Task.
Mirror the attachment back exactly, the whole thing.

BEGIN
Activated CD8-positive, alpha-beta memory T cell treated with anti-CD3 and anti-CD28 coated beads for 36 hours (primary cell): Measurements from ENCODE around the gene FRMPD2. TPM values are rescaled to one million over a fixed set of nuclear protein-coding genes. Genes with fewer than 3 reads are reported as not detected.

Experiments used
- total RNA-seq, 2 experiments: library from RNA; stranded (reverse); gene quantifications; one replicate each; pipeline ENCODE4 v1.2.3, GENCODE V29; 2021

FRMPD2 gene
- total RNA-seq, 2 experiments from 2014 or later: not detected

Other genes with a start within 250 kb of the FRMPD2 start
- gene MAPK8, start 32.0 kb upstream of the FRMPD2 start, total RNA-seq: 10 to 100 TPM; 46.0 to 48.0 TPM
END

Activated CD8-positive, alpha-beta memory T cell treated with anti-CD3 and anti-CD28 coated beads for 36 hours (primary cell): Measurements from ENCODE around the gene FRMPD2. TPM values are rescaled to one million over a fixed set of nuclear protein-coding genes. Genes with fewer than 3 reads are reported as not detected.

Experiments used
- total RNA-seq, 2 experiments: library from RNA; stranded (reverse); gene quantifications; one replicate each; pipeline ENCODE4 v1.2.3, GENCODE V29; 2021

FRMPD2 gene
- total RNA-seq, 2 experiments from 2014 or later: not detected

Other genes with a start within 250 kb of the FRMPD2 start
- gene MAPK8, start 32.0 kb upstream of the FRMPD2 start, total RNA-seq: 10 to 100 TPM; 46.0 to 48.0 TPM